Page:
FCC's Ajit Pai: Competition 'Best Tonic' To Blocking By Broadband Providers

Ajit Pai, one of two Republicans on the Federal Communications Commission, has made no secret of his dislike for the new net neutrality rules.

Not only did he vote against the rules, but he's spent much of the last two weeks slamming the FCC's move to Congress.

Yesterday, he urged lawmakers to take away net neutrality enforcement funds. Today, he told a House Judiciary Committee that open Internet regulations will discourage Internet service providers from making the kinds of investments necessary to upgrade their networks and boost speeds.

The FCC's Feb. 26 net neutrality order reclassifies Internet access as a utility service, and imposes common carrier regulations on providers. Specifically, the rules prohibit providers from blocking or throttling content, and from discriminating among content companies by charging extra fees for prioritized delivery.

When Pai was asked early in the hearing how he would advise consumers who found themselves blocked or throttled, he answered that the “best tonic” against that kind of conduct was competition.



Of course, if consumers could easily change providers every time their broadband company did something questionable, last year's net neutrality debates would have looked very different.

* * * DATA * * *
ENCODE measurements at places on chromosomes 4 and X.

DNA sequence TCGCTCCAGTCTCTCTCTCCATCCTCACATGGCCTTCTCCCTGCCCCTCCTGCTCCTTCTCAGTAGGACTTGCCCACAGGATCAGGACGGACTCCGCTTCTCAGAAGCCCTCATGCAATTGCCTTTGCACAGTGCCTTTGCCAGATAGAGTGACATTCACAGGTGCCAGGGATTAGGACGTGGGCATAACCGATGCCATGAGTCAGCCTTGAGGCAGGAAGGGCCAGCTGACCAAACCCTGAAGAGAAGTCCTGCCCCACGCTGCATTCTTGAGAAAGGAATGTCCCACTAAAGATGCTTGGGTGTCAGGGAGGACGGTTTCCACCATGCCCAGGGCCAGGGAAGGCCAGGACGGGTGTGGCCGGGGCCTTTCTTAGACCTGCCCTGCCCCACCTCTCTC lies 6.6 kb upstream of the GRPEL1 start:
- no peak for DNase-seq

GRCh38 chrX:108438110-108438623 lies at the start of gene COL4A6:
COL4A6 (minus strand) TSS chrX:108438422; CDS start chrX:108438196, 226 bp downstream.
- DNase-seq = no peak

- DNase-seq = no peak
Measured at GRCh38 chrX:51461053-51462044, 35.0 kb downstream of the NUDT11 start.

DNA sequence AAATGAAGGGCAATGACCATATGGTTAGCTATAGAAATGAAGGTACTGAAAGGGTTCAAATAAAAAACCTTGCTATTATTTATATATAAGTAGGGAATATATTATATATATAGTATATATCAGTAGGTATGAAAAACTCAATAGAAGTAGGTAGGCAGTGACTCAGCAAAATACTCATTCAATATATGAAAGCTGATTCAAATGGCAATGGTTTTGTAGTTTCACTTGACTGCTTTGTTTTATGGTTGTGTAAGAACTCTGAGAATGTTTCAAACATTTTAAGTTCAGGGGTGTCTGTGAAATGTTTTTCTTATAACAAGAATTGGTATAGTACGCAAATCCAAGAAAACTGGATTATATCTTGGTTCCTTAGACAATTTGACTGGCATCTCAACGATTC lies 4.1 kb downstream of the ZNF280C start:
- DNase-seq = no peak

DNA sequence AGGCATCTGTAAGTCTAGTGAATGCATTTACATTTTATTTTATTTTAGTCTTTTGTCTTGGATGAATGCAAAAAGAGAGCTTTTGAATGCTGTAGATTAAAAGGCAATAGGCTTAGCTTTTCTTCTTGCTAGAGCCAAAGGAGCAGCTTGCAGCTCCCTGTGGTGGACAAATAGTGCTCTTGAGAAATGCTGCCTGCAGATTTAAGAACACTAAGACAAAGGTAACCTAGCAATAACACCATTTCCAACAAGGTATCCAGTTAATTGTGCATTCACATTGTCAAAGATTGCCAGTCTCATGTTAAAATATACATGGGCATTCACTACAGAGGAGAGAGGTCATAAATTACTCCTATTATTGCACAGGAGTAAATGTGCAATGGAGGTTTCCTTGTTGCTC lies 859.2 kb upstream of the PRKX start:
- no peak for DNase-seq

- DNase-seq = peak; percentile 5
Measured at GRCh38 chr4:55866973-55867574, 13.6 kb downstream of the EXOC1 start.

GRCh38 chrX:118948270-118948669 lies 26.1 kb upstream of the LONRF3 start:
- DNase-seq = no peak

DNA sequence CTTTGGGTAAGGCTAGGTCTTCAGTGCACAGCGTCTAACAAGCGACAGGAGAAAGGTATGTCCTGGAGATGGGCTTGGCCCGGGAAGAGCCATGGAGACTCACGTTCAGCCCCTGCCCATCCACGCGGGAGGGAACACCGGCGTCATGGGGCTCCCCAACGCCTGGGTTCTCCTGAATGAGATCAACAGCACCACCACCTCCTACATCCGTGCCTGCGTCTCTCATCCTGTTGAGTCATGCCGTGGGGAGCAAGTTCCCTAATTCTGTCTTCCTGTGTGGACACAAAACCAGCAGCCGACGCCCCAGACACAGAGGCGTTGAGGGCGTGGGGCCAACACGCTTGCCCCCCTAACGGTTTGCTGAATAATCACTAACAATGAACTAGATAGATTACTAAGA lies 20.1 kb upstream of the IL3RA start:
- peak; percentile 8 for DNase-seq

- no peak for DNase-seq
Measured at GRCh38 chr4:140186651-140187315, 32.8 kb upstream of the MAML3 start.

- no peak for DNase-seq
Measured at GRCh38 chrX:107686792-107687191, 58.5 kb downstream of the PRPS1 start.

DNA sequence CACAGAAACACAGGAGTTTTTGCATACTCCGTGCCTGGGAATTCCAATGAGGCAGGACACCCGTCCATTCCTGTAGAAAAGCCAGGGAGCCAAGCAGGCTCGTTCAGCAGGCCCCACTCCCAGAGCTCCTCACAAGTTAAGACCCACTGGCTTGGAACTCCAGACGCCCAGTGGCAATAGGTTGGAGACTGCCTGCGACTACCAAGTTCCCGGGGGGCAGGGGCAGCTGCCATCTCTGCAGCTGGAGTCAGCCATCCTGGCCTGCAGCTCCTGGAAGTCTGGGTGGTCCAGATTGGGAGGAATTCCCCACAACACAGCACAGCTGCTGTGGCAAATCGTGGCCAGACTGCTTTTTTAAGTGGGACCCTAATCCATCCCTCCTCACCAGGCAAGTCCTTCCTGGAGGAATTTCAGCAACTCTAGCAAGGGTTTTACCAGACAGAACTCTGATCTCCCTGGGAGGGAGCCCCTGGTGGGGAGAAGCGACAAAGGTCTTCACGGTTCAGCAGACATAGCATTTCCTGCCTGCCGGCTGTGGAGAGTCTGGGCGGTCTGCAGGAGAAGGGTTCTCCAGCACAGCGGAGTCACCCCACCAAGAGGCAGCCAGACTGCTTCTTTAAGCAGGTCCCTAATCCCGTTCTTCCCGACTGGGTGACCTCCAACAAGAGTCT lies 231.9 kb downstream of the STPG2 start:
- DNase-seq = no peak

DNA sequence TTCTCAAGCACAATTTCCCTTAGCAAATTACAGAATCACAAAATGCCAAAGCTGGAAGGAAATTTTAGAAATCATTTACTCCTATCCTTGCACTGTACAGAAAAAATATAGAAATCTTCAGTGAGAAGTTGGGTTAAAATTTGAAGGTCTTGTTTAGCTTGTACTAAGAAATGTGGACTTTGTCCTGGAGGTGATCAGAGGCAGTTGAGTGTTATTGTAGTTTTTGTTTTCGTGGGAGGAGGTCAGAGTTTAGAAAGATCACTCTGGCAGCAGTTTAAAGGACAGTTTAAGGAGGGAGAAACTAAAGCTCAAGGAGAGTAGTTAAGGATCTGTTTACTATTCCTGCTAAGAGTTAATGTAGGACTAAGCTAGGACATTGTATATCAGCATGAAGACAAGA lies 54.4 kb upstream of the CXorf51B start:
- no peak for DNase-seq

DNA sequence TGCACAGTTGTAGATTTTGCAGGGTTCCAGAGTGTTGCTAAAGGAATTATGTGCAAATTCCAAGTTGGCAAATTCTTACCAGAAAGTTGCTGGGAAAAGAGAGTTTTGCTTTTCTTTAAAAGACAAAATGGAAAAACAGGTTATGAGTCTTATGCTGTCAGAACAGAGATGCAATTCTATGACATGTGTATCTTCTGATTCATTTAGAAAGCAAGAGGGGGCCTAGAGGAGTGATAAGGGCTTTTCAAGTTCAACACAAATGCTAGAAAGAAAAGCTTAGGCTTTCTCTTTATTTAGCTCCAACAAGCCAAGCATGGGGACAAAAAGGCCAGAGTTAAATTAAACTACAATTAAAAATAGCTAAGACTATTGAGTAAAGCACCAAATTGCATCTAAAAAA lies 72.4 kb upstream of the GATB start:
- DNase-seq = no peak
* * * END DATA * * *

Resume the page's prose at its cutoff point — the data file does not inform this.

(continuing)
But the reality is, consumers have very little choice of providers -- especially those offering high-speed Web access. In January, the FCC reported that only around 83% of the U.S. population can obtain broadband at speeds of at least 25 Mbps downstream and 3 Mbps upstream -- the current definition of the service. What's more, even where service of 25 Mbps is available, just 37% of U.S. residents are able to choose from two or more broadband providers offering that speed.

The same day that the FCC passed net neutrality regulations, the agency also voted to lift state laws that restrict towns from building their own muni-broadband networks. That move obviously can make broadband service more competitive, by making it easier for towns to create services that will pose a challenge to the incumbent providers. Pai dissented from that vote as well.  

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